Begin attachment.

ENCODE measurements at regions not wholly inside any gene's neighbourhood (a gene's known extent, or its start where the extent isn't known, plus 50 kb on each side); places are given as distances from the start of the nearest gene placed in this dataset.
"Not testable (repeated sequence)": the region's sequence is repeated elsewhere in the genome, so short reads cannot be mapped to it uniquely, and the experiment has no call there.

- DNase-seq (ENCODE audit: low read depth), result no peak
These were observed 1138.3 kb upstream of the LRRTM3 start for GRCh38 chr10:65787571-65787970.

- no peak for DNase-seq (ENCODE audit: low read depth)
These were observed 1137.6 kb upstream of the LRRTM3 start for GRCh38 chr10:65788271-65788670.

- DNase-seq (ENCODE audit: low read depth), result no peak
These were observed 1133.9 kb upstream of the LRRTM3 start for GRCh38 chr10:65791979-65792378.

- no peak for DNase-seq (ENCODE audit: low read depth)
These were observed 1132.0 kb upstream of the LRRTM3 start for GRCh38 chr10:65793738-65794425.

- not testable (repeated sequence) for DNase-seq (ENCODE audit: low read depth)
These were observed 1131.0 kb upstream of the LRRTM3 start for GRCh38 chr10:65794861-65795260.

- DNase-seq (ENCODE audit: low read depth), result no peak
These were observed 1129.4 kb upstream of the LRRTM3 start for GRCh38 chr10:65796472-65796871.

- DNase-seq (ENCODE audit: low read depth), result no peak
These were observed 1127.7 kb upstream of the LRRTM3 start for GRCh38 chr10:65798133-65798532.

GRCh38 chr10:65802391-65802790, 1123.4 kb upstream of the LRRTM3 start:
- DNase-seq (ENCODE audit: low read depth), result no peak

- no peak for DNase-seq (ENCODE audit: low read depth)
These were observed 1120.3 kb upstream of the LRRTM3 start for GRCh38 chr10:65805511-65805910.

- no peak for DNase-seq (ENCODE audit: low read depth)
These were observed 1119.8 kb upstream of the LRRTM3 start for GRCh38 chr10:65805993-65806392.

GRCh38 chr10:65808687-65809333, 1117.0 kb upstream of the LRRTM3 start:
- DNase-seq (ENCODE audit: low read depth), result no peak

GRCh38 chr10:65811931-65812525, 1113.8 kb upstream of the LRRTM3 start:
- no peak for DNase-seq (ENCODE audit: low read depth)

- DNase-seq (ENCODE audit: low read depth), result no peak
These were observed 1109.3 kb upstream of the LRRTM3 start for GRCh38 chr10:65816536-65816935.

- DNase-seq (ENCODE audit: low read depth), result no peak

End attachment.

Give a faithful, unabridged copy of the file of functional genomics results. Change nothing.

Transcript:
ENCODE measurements at regions not wholly inside any gene's neighbourhood (a gene's known extent, or its start where the extent isn't known, plus 50 kb on each side); places are given as distances from the start of the nearest gene placed in this dataset.
"Not testable (repeated sequence)": the region's sequence is repeated elsewhere in the genome, so short reads cannot be mapped to it uniquely, and the experiment has no call there.

- DNase-seq (ENCODE audit: low read depth), result no peak
These were observed 1138.3 kb upstream of the LRRTM3 start for GRCh38 chr10:65787571-65787970.

- no peak for DNase-seq (ENCODE audit: low read depth)
These were observed 1137.6 kb upstream of the LRRTM3 start for GRCh38 chr10:65788271-65788670.

- DNase-seq (ENCODE audit: low read depth), result no peak
These were observed 1133.9 kb upstream of the LRRTM3 start for GRCh38 chr10:65791979-65792378.

- no peak for DNase-seq (ENCODE audit: low read depth)
These were observed 1132.0 kb upstream of the LRRTM3 start for GRCh38 chr10:65793738-65794425.

- not testable (repeated sequence) for DNase-seq (ENCODE audit: low read depth)
These were observed 1131.0 kb upstream of the LRRTM3 start for GRCh38 chr10:65794861-65795260.

- DNase-seq (ENCODE audit: low read depth), result no peak
These were observed 1129.4 kb upstream of the LRRTM3 start for GRCh38 chr10:65796472-65796871.

- DNase-seq (ENCODE audit: low read depth), result no peak
These were observed 1127.7 kb upstream of the LRRTM3 start for GRCh38 chr10:65798133-65798532.

GRCh38 chr10:65802391-65802790, 1123.4 kb upstream of the LRRTM3 start:
- DNase-seq (ENCODE audit: low read depth), result no peak

- no peak for DNase-seq (ENCODE audit: low read depth)
These were observed 1120.3 kb upstream of the LRRTM3 start for GRCh38 chr10:65805511-65805910.

- no peak for DNase-seq (ENCODE audit: low read depth)
These were observed 1119.8 kb upstream of the LRRTM3 start for GRCh38 chr10:65805993-65806392.

GRCh38 chr10:65808687-65809333, 1117.0 kb upstream of the LRRTM3 start:
- DNase-seq (ENCODE audit: low read depth), result no peak

GRCh38 chr10:65811931-65812525, 1113.8 kb upstream of the LRRTM3 start:
- no peak for DNase-seq (ENCODE audit: low read depth)

- DNase-seq (ENCODE audit: low read depth), result no peak
These were observed 1109.3 kb upstream of the LRRTM3 start for GRCh38 chr10:65816536-65816935.

- DNase-seq (ENCODE audit: low read depth), result no peak